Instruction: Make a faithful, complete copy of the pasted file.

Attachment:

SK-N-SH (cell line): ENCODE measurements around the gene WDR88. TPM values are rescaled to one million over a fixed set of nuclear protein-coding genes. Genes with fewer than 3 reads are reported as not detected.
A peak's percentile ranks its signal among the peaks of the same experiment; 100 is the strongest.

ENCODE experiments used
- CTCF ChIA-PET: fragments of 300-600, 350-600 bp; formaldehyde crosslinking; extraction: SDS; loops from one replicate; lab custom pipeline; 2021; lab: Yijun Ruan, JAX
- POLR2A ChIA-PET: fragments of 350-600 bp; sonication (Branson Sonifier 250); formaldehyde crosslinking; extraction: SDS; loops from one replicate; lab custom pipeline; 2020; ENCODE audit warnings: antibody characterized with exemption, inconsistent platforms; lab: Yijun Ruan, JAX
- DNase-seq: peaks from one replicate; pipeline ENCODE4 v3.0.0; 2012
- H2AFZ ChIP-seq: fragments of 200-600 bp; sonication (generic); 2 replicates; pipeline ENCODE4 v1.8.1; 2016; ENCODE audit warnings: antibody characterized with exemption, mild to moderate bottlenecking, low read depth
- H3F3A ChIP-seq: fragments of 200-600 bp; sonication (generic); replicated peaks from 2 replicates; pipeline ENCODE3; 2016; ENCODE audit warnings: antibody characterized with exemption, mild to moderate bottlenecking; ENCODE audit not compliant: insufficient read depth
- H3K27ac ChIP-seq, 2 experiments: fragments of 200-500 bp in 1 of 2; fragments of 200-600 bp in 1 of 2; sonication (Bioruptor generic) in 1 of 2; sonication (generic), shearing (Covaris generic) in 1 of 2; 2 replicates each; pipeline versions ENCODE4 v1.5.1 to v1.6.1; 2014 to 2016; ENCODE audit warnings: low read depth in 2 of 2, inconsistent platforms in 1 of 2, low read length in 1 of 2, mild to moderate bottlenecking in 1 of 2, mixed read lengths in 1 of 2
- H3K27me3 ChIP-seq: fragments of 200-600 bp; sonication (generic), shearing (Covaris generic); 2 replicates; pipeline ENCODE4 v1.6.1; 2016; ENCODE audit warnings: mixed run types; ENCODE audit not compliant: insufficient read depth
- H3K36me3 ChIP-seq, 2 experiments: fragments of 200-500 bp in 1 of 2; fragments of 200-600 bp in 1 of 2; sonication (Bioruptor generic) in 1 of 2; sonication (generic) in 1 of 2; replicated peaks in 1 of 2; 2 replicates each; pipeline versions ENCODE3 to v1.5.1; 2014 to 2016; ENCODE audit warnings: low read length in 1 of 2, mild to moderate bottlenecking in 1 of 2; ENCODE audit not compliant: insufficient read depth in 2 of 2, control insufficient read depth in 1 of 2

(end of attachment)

SK-N-SH (cell line): ENCODE measurements around the gene WDR88. TPM values are rescaled to one million over a fixed set of nuclear protein-coding genes. Genes with fewer than 3 reads are reported as not detected.
A peak's percentile ranks its signal among the peaks of the same experiment; 100 is the strongest.

ENCODE experiments used
- CTCF ChIA-PET: fragments of 300-600, 350-600 bp; formaldehyde crosslinking; extraction: SDS; loops from one replicate; lab custom pipeline; 2021; lab: Yijun Ruan, JAX
- POLR2A ChIA-PET: fragments of 350-600 bp; sonication (Branson Sonifier 250); formaldehyde crosslinking; extraction: SDS; loops from one replicate; lab custom pipeline; 2020; ENCODE audit warnings: antibody characterized with exemption, inconsistent platforms; lab: Yijun Ruan, JAX
- DNase-seq: peaks from one replicate; pipeline ENCODE4 v3.0.0; 2012
- H2AFZ ChIP-seq: fragments of 200-600 bp; sonication (generic); 2 replicates; pipeline ENCODE4 v1.8.1; 2016; ENCODE audit warnings: antibody characterized with exemption, mild to moderate bottlenecking, low read depth
- H3F3A ChIP-seq: fragments of 200-600 bp; sonication (generic); replicated peaks from 2 replicates; pipeline ENCODE3; 2016; ENCODE audit warnings: antibody characterized with exemption, mild to moderate bottlenecking; ENCODE audit not compliant: insufficient read depth
- H3K27ac ChIP-seq, 2 experiments: fragments of 200-500 bp in 1 of 2; fragments of 200-600 bp in 1 of 2; sonication (Bioruptor generic) in 1 of 2; sonication (generic), shearing (Covaris generic) in 1 of 2; 2 replicates each; pipeline versions ENCODE4 v1.5.1 to v1.6.1; 2014 to 2016; ENCODE audit warnings: low read depth in 2 of 2, inconsistent platforms in 1 of 2, low read length in 1 of 2, mild to moderate bottlenecking in 1 of 2, mixed read lengths in 1 of 2
- H3K27me3 ChIP-seq: fragments of 200-600 bp; sonication (generic), shearing (Covaris generic); 2 replicates; pipeline ENCODE4 v1.6.1; 2016; ENCODE audit warnings: mixed run types; ENCODE audit not compliant: insufficient read depth
- H3K36me3 ChIP-seq, 2 experiments: fragments of 200-500 bp in 1 of 2; fragments of 200-600 bp in 1 of 2; sonication (Bioruptor generic) in 1 of 2; sonication (generic) in 1 of 2; replicated peaks in 1 of 2; 2 replicates each; pipeline versions ENCODE3 to v1.5.1; 2014 to 2016; ENCODE audit warnings: low read length in 1 of 2, mild to moderate bottlenecking in 1 of 2; ENCODE audit not compliant: insufficient read depth in 2 of 2, control insufficient read depth in 1 of 2